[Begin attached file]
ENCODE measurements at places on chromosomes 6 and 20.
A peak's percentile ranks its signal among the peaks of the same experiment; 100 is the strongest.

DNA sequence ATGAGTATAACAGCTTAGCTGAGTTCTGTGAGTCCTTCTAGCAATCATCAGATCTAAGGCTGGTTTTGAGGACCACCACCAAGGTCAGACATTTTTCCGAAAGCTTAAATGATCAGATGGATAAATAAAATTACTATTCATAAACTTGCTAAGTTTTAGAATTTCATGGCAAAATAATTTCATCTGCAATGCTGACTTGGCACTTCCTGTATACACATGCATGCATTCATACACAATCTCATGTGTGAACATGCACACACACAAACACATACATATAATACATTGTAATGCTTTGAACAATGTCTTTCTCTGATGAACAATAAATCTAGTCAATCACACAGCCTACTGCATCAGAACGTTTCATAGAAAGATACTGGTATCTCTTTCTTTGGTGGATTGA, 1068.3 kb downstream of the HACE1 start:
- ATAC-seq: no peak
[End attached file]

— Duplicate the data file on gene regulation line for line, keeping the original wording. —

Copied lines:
ENCODE measurements at places on chromosomes 6 and 20.
A peak's percentile ranks its signal among the peaks of the same experiment; 100 is the strongest.

DNA sequence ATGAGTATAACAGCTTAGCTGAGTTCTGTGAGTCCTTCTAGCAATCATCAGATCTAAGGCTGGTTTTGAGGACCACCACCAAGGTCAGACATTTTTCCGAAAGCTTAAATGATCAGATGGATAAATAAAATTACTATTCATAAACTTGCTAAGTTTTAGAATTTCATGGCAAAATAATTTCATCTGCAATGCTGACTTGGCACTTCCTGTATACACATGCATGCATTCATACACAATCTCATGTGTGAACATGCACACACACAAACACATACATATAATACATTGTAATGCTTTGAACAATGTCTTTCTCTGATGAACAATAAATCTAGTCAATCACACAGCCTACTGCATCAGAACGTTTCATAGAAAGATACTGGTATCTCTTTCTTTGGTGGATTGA, 1068.3 kb downstream of the HACE1 start:
- ATAC-seq: no peak